Where an employer knows or ought to have reasonably known that an individual is disabled and is likely to be placed at a substantial disadvantage because of their disability, an employer is under a duty to make reasonable adjustments in the workplace to ensure that a disabled person is not put at a substantial disadvantage when compared with those who are not disabled.

What constitutes reasonable adjustments?

What exactly constitutes a ‘reasonable adjustment’ will need to be considered in light of the facts of each case; however the EHRC Employment Statutory Code of Practice contains a non-exhaustive list of potential adjustments that employers might be required to make. Examples include:

  • Making adjustments to premises
  • Providing information in accessible formats
  • Allocating some of a disabled person's duties to another person
  • Transferring a disabled person to fill an existing vacancy
  • Altering a disabled person's hours of working or training
  • Acquiring or modifying equipment
  • Modifying disciplinary or grievance procedures
  • Adjusting redundancy selection criteria

Points to note:

  • Whilst the decision in Powell does appear to further expand on what would be considered a ‘reasonable adjustment’ it will certainly not be an “everyday event” that an employer is required to protect an employee’s salary as part of that adjustment.
     
  • One of the objectives of the EqA 2010 is to keep employees in work and in some circumstances there may be an additional cost to an employer in achieving that objective. The Powell case further stresses that the reasonableness of potential adjustments must be assessed on a case-by-case basis although employers will always be expected to give considerable thought to the financial resources of the company in making their decision.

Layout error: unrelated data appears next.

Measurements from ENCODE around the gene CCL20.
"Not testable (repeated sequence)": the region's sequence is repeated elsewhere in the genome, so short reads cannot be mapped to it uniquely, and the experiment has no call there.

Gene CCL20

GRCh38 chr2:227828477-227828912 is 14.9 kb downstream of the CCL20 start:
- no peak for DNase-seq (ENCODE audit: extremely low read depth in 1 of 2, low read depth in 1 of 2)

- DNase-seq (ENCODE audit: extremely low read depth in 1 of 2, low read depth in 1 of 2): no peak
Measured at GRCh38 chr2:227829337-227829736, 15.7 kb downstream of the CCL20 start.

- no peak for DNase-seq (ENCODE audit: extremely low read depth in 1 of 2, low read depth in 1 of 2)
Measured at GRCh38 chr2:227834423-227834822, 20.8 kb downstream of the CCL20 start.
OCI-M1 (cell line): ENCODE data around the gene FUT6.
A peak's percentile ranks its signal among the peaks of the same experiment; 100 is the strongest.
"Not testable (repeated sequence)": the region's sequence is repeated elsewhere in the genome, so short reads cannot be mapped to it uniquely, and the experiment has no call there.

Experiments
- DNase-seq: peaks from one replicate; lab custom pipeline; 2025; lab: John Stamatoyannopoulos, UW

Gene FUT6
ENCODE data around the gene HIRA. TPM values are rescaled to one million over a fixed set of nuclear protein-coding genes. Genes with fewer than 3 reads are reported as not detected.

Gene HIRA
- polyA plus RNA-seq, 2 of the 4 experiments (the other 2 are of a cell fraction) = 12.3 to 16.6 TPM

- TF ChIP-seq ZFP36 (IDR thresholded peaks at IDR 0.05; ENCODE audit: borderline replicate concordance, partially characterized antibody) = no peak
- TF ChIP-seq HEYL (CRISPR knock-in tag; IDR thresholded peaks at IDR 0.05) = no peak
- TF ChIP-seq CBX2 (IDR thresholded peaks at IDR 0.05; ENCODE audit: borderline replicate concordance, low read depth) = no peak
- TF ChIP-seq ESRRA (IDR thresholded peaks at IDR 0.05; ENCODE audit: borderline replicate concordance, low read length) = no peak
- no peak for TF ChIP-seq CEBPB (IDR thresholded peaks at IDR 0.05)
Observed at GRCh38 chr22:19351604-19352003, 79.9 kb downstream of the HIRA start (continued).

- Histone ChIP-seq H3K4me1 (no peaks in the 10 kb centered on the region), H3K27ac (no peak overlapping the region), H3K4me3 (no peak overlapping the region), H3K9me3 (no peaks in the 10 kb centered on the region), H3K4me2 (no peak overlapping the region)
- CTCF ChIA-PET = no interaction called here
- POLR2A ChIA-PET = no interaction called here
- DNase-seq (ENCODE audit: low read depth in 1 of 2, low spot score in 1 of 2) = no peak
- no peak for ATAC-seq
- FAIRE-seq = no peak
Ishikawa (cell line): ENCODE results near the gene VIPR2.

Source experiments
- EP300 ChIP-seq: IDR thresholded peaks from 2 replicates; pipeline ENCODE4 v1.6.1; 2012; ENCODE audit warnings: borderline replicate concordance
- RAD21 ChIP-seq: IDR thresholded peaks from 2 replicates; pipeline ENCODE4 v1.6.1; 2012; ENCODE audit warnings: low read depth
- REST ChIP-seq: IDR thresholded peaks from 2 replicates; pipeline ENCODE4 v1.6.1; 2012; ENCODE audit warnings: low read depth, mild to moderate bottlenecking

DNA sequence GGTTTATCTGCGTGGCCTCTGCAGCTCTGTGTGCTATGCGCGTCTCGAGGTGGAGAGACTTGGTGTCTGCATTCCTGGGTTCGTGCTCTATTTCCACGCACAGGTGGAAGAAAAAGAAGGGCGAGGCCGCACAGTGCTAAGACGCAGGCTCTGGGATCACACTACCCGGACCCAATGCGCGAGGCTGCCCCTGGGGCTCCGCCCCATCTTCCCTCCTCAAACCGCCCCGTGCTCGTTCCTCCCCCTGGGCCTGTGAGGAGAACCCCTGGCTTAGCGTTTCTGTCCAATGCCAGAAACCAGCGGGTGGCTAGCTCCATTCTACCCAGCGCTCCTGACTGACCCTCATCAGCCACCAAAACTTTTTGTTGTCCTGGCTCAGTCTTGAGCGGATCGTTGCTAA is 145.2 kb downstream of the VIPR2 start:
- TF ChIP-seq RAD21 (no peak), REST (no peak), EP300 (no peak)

•  An adjustment which also amounts to a contractual change (as in this case) will not be effective without securing the employee’s consent.
     
  • Careful and thorough consideration should be given of all aspects of the adjustments proposed.
     
  •  Ensure offers of adjustments are clearly and precisely documented and communicated.

Need advice or wish to talk to us?

To further discuss the potential impact of this case, or any other employment law issue, please contact:


Chris Pavlou

Senior Associate, Employment & Pensions team
Tel: 0151 600 3152
Email: chris.pavlou@brabners.com  


Asda Face Equal Pay Battle

Friday 14th October 2016

Employment Bulletin - Stop Press - Issue 307

An Employment Tribunal held today that staff bringing equal pay claims against Asda are able to compare their jobs in Asda retail stores with the jobs of their colleagues who work in distribution centres. Asda had sought to argue that the jobs could not be compared for the purposes of equal pay because the shops and distribution centres were in different locations, with different pay arrangements.

The decision means that the Asda staff class action can proceed and leaves Asda facing the prospect of a large liability if found to have failed to ensure equal pay. This serves as a reminder of the importance of employer’s addressing any gender pay gap and avoiding potentially large back pay claims down the line.

The decision is particularly pertinent as with effect from April 2017 employers with more than 250 employees will need to calculate their gender pay gap by looking at mean and median figures for pay among men and women and publish their first gender pay gap information by the end of April 2018.